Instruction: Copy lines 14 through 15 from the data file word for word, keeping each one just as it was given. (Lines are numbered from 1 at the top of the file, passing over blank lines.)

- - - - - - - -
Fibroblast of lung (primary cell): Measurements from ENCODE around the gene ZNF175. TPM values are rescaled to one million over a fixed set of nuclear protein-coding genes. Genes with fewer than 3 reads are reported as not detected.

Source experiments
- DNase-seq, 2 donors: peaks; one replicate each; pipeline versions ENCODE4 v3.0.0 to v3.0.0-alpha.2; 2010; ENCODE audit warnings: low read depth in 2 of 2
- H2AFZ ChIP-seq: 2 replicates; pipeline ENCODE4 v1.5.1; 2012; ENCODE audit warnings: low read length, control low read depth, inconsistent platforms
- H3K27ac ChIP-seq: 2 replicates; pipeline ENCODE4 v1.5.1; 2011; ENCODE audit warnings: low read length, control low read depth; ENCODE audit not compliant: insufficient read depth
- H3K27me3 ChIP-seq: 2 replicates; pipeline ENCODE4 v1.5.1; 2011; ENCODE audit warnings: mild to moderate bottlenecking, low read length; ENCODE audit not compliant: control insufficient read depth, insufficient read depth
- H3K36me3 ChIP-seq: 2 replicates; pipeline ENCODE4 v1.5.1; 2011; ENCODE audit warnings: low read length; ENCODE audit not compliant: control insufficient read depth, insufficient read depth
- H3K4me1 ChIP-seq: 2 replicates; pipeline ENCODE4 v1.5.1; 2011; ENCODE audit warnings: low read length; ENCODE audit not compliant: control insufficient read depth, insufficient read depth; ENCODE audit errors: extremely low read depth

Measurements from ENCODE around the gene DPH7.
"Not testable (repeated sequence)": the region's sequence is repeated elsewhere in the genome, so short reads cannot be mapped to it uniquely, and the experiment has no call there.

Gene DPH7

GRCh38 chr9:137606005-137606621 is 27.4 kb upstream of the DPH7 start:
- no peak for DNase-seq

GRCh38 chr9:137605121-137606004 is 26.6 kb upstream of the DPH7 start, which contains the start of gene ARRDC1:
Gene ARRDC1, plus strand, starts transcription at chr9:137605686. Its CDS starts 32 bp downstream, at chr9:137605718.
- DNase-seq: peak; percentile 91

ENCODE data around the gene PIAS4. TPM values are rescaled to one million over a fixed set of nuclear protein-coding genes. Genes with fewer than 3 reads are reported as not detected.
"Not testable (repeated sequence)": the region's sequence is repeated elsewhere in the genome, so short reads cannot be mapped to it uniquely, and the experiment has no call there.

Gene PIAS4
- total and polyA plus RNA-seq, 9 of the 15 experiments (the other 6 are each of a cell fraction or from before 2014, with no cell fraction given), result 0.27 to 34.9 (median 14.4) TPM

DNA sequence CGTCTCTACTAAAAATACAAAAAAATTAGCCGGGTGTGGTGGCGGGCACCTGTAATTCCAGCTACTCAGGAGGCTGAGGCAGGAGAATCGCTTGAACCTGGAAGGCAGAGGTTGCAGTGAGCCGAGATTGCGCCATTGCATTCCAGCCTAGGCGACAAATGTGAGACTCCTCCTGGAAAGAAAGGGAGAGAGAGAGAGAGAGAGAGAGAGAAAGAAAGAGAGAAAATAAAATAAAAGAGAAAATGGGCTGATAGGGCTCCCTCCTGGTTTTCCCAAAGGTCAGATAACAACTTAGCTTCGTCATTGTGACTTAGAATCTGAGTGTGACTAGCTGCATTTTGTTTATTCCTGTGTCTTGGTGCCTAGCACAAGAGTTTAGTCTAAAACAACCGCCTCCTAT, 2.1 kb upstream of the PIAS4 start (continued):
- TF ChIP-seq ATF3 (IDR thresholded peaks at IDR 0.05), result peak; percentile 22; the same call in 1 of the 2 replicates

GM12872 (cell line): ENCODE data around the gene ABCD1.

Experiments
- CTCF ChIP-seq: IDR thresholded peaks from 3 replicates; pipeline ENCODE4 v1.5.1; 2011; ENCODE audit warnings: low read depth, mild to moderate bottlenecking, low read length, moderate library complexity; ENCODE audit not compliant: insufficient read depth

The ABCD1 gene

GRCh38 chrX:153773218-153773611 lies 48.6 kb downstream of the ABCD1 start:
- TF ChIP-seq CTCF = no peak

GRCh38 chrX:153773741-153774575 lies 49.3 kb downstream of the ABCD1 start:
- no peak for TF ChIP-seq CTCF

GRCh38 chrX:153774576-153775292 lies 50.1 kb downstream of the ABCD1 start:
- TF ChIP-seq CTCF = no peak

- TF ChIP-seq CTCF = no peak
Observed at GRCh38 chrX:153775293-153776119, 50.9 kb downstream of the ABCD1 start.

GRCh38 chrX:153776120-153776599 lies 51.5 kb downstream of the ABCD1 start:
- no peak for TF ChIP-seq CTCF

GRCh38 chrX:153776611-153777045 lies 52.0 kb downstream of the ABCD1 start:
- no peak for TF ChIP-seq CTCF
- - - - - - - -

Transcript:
GRCh38 chr9:137605121-137606004 is 26.6 kb upstream of the DPH7 start, which contains the start of gene ARRDC1:
Gene ARRDC1, plus strand, starts transcription at chr9:137605686. Its CDS starts 32 bp downstream, at chr9:137605718.